Home > Bank of America, Bringing America Back > For Mortgage Servicers, an Incentive Not to Help Homeowners – NYTimes.com

For Mortgage Servicers, an Incentive Not to Help Homeowners – NYTimes.com

This is an article from 2009 that explains why banks keep homeowners in seemingly never ending trial modifications. This is what happened to Susan Leonard and Michele Varney who were both granted trial modifications with Bank of America.

But industry insiders and legal experts say the limited capacity of mortgage companies is not the primary factor impeding the government’s $75 billion program to prevent foreclosures. Instead, it is that many mortgage companies are reluctant to give strapped homeowners a break because the companies collect lucrative fees on delinquent loans.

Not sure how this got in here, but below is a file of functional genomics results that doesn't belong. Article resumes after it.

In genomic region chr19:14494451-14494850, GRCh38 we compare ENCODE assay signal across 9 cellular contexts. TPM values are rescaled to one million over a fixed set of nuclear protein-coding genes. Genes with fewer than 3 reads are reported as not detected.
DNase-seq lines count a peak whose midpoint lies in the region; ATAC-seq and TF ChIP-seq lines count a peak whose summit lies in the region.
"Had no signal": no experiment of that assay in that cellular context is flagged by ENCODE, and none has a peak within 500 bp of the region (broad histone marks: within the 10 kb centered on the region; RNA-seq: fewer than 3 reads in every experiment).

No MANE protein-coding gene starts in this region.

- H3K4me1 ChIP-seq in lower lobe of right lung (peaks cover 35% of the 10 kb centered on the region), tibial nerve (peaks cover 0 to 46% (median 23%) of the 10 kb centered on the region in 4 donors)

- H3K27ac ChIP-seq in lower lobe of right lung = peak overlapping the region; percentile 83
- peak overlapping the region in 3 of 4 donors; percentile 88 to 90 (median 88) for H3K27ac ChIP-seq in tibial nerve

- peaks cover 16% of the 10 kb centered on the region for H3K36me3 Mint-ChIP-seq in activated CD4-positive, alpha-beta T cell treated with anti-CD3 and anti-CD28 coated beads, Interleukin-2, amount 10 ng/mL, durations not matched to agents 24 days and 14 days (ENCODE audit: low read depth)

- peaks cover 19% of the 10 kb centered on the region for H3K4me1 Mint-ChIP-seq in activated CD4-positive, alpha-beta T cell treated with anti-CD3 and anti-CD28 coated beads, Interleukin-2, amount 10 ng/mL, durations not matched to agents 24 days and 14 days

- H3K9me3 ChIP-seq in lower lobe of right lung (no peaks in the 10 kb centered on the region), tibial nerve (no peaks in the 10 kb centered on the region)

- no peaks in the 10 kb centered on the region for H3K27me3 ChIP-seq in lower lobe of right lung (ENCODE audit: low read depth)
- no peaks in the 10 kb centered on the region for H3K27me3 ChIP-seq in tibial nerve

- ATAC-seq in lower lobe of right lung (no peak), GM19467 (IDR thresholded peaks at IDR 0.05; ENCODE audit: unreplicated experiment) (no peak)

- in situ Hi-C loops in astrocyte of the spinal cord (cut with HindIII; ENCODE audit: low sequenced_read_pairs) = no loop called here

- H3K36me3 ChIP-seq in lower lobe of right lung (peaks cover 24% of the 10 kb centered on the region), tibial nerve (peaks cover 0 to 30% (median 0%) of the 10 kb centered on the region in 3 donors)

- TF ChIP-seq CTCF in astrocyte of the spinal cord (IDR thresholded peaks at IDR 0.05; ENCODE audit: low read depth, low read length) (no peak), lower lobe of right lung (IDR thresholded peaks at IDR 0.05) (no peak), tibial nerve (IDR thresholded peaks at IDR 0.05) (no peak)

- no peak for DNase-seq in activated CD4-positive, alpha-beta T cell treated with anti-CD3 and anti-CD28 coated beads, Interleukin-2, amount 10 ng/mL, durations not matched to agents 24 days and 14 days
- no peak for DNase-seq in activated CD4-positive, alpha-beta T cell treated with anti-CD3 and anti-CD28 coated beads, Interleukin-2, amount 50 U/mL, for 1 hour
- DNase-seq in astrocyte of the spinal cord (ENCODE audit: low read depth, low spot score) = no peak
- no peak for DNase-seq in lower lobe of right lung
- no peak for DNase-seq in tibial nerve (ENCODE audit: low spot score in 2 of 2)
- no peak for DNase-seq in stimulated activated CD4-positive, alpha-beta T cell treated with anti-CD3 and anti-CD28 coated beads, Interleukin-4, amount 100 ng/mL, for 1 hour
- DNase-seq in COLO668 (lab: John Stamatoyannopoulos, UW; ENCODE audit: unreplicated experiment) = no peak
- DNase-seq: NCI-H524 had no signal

Even when borrowers stop paying, mortgage companies that service the loans collect fees out of the proceeds when homes are ultimately sold in foreclosure. So the longer borrowers remain delinquent, the greater the opportunities for these mortgage companies to extract revenue — fees for insurance, appraisals, title searches and legal services.

“It frustrates me when I see the government looking to the servicer for the solution, because it will never ever happen,” said Margery Golant, a Florida lawyer who defends homeowners against foreclosure and who worked in the law department of a major mortgage company, Ocwen Financial. “I don’t think they’re motivated to do modifications at all. They keep hitting the loan all the way through for junk fees. It’s a license to do whatever they want.”

For Mortgage Servicers, an Incentive Not to Help Homeowners – NYTimes.com.

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